For both cats and dogs, the options for heartworm prevention medication range from oral to topical, and from heartworm prevention only (such as Heartgard) to comprehensive heartworm/flea/tick/roundworm/hookworm prevention (such as Revolution). Keep in mind the number of parasites the medicine protects against will increase the cost of the treatment. Heartgard runs about $5 to $10 per pill per month, while Revolution, a topical medication, runs about $15 to $20 per vial per month.
Depending on the medication, side effects can range from mild to severe. These might include loss of appetite, vomiting, salivation, diarrhea, tremors, agitation, disorientation, shock, hives, seizures and, in rare instances, death.
Whether the medicine is oral or topical, it should be administered monthly for dogs year-round. For cats, there are additional considerations on whether to treat at all or only certain months of the year based on the much lower risk of a cat contracting heartworms, especially for indoor-only cats.
Is It Worth It?
Benjamin Franklin said, “An ounce of prevention is worth a pound of cure.” Because dogs are the ideal host for heartworms, and dogs usually spend some portion of their day outdoors, dog guardians should always opt for heartworm prevention. However, for cat guardians, the answer is, “Well, it depends.”
As with all decisions in life, it’s important to weigh the risks in terms of the rewards, and – as your cat’s guardian – only you can accurately answer that question. However, when determining the answer, factors to consider will include your geographic location, the likelihood of infection based on where you live, whether your cat is indoor/outdoor or indoor-only, whether your indoor-only cat has outdoor access (including a screened-in porch), and your budget.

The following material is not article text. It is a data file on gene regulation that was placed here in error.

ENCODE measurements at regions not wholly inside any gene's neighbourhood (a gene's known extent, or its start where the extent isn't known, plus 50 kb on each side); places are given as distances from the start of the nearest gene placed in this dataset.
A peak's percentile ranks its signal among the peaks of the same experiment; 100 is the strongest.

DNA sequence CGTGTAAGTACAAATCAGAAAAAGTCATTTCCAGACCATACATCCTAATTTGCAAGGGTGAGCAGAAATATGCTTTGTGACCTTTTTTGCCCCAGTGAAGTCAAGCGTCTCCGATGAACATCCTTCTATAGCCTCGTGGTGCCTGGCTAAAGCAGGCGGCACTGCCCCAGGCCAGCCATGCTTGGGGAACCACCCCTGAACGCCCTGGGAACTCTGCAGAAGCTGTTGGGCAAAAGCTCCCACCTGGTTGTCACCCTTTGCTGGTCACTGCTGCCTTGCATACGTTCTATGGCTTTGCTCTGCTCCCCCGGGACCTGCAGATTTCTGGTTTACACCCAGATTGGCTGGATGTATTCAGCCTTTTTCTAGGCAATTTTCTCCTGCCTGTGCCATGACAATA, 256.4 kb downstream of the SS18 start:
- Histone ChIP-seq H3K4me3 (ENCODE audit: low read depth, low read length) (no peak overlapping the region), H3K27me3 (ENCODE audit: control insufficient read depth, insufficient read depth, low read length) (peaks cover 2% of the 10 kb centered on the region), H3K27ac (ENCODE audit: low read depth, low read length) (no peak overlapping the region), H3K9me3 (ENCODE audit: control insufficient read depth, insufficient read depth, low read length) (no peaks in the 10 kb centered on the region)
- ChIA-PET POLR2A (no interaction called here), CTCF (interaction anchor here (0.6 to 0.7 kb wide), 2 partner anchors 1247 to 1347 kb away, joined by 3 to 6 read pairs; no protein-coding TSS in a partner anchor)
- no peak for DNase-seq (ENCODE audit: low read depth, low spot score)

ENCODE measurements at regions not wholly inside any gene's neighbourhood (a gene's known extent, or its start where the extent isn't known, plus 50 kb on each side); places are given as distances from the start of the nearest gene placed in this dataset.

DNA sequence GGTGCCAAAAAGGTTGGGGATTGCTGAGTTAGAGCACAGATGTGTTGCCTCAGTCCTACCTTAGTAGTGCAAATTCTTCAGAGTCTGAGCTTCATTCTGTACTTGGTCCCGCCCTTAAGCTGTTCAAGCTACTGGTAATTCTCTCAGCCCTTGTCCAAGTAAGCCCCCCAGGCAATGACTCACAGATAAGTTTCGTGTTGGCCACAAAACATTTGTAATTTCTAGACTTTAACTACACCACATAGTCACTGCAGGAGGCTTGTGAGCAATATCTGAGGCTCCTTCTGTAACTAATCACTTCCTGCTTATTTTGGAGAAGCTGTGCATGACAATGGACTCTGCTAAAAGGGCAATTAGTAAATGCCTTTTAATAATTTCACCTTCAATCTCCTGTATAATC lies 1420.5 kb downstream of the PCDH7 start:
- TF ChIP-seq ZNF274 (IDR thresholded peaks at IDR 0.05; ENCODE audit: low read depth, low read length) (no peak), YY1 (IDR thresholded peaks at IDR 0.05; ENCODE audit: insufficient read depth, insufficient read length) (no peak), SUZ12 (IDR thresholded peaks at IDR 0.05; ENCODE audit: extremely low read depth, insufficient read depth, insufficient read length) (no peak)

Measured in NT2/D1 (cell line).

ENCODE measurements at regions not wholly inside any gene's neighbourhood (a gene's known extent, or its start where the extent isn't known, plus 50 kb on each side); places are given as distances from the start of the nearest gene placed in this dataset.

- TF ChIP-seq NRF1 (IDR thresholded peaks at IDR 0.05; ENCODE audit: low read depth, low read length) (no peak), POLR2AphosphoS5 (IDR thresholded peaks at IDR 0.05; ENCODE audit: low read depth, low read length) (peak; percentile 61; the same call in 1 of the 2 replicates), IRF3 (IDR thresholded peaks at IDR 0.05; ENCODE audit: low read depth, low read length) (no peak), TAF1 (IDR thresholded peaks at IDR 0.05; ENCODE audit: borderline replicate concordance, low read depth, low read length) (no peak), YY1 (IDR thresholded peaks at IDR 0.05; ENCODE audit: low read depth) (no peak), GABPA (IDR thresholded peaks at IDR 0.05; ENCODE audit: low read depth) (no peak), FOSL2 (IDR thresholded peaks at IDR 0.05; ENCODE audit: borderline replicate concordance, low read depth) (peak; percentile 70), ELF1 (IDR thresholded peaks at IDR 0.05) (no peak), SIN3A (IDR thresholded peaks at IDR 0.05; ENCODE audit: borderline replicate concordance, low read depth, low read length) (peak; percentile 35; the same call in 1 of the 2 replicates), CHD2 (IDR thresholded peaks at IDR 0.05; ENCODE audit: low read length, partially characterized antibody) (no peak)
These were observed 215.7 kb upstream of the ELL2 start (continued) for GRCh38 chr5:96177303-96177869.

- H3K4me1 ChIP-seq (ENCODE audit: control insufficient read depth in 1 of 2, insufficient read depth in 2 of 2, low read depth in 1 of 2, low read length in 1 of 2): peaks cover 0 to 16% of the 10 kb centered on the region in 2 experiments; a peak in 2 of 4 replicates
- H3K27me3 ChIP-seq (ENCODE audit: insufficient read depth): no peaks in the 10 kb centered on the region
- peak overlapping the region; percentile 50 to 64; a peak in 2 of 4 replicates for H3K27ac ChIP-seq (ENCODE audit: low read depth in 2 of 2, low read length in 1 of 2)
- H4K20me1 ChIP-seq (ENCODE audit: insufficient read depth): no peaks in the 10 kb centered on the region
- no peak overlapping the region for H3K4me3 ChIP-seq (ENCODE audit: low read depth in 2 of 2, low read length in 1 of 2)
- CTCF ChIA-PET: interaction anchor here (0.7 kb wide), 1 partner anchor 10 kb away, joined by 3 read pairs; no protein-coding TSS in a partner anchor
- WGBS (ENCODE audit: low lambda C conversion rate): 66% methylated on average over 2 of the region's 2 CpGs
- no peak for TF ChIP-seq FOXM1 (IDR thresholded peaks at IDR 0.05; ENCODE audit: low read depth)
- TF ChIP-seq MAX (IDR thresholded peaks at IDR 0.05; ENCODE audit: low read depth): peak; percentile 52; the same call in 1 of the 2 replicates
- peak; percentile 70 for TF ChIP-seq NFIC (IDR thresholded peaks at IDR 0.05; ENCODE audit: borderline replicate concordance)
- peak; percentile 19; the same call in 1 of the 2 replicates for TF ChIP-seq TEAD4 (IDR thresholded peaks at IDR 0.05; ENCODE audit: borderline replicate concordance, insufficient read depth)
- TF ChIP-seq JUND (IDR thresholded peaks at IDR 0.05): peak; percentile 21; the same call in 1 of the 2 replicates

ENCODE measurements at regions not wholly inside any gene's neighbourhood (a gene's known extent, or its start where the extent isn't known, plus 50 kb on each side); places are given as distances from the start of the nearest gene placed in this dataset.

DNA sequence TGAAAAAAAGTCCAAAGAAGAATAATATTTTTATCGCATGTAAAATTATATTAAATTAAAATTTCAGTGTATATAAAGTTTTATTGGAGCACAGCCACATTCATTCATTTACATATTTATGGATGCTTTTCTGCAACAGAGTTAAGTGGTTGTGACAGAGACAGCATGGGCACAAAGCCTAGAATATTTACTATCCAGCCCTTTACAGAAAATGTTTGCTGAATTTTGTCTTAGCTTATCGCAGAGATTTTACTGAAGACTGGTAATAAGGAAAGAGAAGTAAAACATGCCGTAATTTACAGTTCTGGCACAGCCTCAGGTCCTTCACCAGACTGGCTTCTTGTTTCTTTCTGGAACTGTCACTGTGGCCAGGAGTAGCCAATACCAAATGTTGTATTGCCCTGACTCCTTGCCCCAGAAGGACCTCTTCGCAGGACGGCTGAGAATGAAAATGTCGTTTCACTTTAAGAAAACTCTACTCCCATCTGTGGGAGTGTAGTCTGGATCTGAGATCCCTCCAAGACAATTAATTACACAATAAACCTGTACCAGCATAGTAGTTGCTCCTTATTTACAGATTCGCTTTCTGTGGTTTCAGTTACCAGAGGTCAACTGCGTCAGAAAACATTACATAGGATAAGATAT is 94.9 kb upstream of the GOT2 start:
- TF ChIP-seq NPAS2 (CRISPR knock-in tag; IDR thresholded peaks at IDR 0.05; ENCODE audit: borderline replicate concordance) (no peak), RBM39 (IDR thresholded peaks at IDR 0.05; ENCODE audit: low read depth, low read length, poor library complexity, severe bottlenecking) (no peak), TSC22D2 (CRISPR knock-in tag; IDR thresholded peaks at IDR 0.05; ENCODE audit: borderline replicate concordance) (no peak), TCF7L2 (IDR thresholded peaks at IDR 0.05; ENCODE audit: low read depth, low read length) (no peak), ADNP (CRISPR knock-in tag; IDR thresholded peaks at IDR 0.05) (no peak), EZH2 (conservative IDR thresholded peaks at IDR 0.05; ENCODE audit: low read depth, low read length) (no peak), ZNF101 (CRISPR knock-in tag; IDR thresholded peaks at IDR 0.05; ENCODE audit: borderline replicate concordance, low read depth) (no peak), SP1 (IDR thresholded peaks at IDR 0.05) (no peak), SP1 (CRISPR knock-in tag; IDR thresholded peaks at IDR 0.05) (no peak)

To be clear, SPCA NOVA is a firm believer that the vast majority of cats should be indoor only, rather than indoor/outdoor. Most cats are happy indoors only, as long as they have the right indoor home environment with plenty of stimulation with humans, toys, and other pets (if they like other cats or dogs). That being said, indoor/outdoor cats should absolutely be protected from heartworm and, since they would also need flea/tick prevention, you should consider a product that covers both (such as Revolution).
If you live in a hot, humid, mosquito infested area, and your indoor-only cat has limited access to the outdoors (such as a screened-in porch), it might make sense to invest in a heartworm prevention medication since there is not yet an accepted treatment for heartworm-positive cats.
What SPCA NOVA Recommends
SPCA NOVA’s dogs are already on heartworm preventative medication. Depending on the timing of your dog’s adoption from us, we may give you the next month’s dose to administer for the sake of continuity. It is imperative that you keep your dog on a heartworm prevention medication and that you follow up with annual testing, visits, and vaccinations. When used properly, preventative heartworm medications for cats are considered safe – but read the instructions, consult your vet, and use it only when needed.
Because SPCA NOVA cats must be indoor-only, we have already eliminated the most important risk factor – being outdoors. However, if the adopter has a screened-in porch where the cat spends time during the hot, humid months when the risk for exposure is higher, we recommend using a comprehensive product like Revolution because if a cat is exposed to mosquitoes, chances are they will be exposed to fleas as well.
Any cat or dog that could be exposed to mosquitoes, should be on a heartworms prevention medication.
Editor’s Note: This article has been updated for accuracy.